Original Research ARTICLE
Sequential Treatment with Pazopanib and Everolimus in Metastatic Renal Cell Carcinoma
- 1Division of Medical Oncology, Department of Uro-Gynaecological Oncology, Istituto Nazionale Tumori Fondazione G. Pascale (IRCCS), Naples, Italy
- 2Division of Medical Oncology, Ospedali dei Colli-Monaldi-Contugno-CTO, Azienda Ospedaliera Specialistica Dei Colli (AORN), Naples, Italy
- 3Unità Operativa Sperimentazioni Cliniche Oncologia, Azienda Ospedaliera di Rilievo Nazionale ‘Antonio Cardarelli,’ Naples, Italy
- 4Division of Medical Oncology, Department of Internal and Experimental Medicine, “F. Magrassi” Second University of Naples, Naples, Italy
- 5Unità Operativa Oncologia, Azienda Ospedaliera Universitaria OO.RR. San Giovanni di Dio Ruggi d'Aragona, Salerno, Italy
- 6Department of Medical Oncology, Centro di Riferimento Oncologico (CRO), National Cancer Institute, Aviano, Italy
- 7Department of Onco-Hematology Medical Oncology, S.G. Moscati Hospital of Taranto, Taranto, Italy
- 8Operating Unit Complex (U.O.C.) of Medical Oncology, Nola, Italy
In metastatic renal cell carcinoma, complete response to first-line antiangiogenic agents is rare and resistance to therapy often develops. Protocols for sequential treatment with angiogenesis and mTOR inhibitors are under evaluation to improve outcomes. In this observational, real-world study, patients received a first-line therapy with pazopanib until discontinuation for disease progression or toxicity, then a second-line with everolimus. Primary endpoints were overall survival (OS) for sequence, progression free survival (PFS) for each agent, and safety. Thirty-one patients were included in the analysis: 73.3% of patients underwent nephrectomy before treatment, 25.8% had at least three comorbidities. At the beginning of therapy, the median age was 68 years, with more than 60% of patients older than 65 years. The median OS for sequence was 26.5 months (95% CI 17.4-nc); median PFS was 10.6 months (95% CI 6.3–12.1) with pazopanib and 5.3 months (95% CI 3.8–6.7) with everolimus. The median persistence in pazopanib therapy was 8.1 months (Interquartile Range IQR 5.3–12.7), with 31% of patients who required dose reduction, while persistence in everolimus was 4.4 months (IQR 3.4–6.5). Sequence was well tolerated with a different profile of adverse events for each agent. These data confirmed that pazopanib was effective, even in reduced dosing, and well tolerated and suggested that everolimus may represent an opportunity to continue a therapy when patients cannot further tolerate angiogenesis inhibitors or develop a resistance.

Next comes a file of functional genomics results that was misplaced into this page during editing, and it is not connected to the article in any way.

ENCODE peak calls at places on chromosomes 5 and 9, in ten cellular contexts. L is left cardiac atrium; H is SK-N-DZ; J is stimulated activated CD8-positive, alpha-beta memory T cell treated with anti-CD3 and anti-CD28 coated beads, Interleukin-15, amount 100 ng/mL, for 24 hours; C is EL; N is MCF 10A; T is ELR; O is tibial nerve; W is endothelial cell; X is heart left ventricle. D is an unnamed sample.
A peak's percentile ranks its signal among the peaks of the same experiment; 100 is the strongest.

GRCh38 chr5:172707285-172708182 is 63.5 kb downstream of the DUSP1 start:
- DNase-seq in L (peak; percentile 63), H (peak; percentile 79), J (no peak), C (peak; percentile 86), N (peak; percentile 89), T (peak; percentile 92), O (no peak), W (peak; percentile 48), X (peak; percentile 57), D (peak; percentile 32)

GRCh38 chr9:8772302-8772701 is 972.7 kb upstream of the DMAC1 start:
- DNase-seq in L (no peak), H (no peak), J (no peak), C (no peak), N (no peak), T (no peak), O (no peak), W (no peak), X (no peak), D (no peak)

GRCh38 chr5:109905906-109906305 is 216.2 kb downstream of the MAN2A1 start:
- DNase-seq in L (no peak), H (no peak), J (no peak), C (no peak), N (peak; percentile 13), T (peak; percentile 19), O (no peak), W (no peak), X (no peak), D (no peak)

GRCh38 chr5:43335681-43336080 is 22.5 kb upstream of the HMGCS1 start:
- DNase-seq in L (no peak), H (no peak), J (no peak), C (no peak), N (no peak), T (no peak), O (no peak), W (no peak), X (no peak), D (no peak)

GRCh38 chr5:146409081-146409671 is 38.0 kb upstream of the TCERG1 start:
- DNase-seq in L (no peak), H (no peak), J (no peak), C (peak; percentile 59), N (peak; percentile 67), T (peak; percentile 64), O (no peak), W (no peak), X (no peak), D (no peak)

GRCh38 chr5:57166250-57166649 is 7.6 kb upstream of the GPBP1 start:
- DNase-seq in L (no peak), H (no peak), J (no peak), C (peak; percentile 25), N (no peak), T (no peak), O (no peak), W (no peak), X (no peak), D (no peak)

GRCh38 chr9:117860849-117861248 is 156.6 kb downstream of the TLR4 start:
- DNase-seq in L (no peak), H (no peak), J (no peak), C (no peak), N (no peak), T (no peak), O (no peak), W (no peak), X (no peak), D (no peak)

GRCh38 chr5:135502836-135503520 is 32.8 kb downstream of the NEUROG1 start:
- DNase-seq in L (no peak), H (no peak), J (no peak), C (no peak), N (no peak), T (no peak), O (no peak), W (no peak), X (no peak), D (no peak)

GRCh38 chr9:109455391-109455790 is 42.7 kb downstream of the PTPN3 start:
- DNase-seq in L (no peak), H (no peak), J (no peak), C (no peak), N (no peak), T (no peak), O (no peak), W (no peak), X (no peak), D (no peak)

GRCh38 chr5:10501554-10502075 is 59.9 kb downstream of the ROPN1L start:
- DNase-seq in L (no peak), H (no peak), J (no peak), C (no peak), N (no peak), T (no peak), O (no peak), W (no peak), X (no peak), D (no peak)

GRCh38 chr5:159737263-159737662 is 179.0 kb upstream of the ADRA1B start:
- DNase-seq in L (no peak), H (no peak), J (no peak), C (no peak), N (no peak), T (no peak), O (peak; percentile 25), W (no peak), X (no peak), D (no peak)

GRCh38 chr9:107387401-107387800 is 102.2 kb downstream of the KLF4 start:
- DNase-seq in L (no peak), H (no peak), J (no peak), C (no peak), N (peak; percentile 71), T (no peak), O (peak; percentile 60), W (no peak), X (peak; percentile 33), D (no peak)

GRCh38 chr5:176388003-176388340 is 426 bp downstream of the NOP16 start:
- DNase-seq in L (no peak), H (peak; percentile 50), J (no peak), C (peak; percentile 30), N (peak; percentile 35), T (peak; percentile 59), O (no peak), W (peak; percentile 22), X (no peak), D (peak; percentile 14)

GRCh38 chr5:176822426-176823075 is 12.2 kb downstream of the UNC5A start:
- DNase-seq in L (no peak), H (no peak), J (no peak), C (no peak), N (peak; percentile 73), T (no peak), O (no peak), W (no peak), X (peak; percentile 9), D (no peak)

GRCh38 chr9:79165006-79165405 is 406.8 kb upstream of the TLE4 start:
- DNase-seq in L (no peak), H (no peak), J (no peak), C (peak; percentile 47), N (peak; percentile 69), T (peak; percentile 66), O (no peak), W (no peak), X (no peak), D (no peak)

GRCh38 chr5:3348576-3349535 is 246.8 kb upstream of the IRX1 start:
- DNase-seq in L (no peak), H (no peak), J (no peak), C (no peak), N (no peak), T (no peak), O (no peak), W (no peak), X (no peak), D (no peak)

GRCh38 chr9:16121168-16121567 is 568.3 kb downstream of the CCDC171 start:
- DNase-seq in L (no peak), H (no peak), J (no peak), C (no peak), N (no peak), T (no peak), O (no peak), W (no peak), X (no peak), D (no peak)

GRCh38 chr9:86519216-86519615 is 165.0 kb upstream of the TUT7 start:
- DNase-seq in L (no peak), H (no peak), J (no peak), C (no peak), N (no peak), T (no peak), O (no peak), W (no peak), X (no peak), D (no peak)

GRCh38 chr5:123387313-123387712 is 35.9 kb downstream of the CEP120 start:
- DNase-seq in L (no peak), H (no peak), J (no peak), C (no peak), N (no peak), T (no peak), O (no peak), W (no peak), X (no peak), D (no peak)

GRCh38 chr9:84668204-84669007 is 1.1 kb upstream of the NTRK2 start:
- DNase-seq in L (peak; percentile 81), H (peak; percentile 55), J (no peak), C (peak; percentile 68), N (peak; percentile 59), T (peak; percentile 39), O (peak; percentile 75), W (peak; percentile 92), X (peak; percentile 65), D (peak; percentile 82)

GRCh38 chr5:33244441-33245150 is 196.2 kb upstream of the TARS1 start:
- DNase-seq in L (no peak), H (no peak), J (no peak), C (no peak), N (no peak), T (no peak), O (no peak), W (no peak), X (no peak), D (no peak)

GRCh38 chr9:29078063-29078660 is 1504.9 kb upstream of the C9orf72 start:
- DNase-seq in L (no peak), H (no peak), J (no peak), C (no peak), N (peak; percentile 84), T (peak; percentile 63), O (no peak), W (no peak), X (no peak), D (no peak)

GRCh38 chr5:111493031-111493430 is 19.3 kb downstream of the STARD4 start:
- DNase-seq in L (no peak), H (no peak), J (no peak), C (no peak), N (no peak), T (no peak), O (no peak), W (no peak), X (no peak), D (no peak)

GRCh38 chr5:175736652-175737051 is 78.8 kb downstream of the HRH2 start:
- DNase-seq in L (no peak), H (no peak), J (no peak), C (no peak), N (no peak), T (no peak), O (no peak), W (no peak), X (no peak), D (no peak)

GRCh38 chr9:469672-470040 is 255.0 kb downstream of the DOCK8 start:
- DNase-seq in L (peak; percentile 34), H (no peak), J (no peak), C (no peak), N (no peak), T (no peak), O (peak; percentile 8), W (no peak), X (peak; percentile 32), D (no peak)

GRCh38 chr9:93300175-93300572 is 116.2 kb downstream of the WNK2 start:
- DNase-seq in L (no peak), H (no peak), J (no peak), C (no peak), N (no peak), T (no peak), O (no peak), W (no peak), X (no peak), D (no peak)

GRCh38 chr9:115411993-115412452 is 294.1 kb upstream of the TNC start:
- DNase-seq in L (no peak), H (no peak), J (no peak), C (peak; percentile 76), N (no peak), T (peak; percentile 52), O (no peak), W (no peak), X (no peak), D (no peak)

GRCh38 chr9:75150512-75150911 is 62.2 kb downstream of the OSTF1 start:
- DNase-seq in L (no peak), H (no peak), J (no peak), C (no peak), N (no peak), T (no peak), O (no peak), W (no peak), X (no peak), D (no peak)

Sequential treatment in metastatic renal cell carcinoma (mRCC) is of interest as a complete response to treatment with first-line antiangiogenic agents is rare and tyrosine kinase inhibitors usually do not produce long term remission: patients relapse when therapy is discontinued, or a resistance develops during treatment (Facchini et al., 2009; Albiges et al., 2012; Duran et al., 2017). Sequential therapies with targeted agents should be considered in all patients who can tolerate these treatments: level 1 evidence supports sequential use of VEGFR inhibitors, followed by everolimus (Escudier et al., 2012). Efficacy and safety of everolimus (10 mg/day) after progression on sunitinib and/or sorafenib compared to placebo was firstly established in the RECORD-1 (Renal Cell cancer treatment with oral RAD001 given daily) randomized trial (Motzer et al., 2010). The median progression free survival (PFS) was 5.5 months (by investigators) compared to 1.9 month with placebo (HR 0.32, p < 0.001), while the median overall survival (OS) was 14.8 months (everolimus) vs. 14.4 months (placebo) (HR = 0.87; p = 0.162), with 80% of patients in the placebo arm crossed-over to everolimus (Motzer et al., 2010). In real world setting, stable disease in 62% of patients and partial response in 19% of patients were achieved in a second-line treatment with everolimus after failure of tyrosine kinase inhibitors (Rizzo et al., 2015). A recent retrospective review of medical charts of patients with mRCC in the US indicated that sunitinib and everolimus were the most commonly-used first and second targeted therapies, respectively; the use of pazopanib as first targeted therapy, and of axitinib and sorafenib as second targeted therapies, increased over time (Pal et al., 2017a). However, no significant differences among outcomes while receiving second targeted therapy with everolimus for patients treated with pazopanib vs. sunitinib/sorafenib as first targeted therapy resulted from another retrospective analysis of medical charts (Pal et al., 2016). A median OS of 16 months and a median PFS of 5.7 months were achieved by everolimus or temsirolimus after progression with first-line pazopanib (Vogelzang et al., 2015). An alternating treatment with pazopanib and everolimus vs. continuous pazopanib was explored to delay the disease progression in naïve patients with mRCC; no significant differences in prolonged PFS, fewer toxic effects, or improved quality of life, were observed in the alternating treatment and the first-line treatment with a VEGF inhibitor remained the optimal approach in mRCC (Cirkel et al., 2016).
This retrospective, observational study would describe the clinical outcomes of the pazopanib and everolimus sequential therapy in unselected patients with mRCC.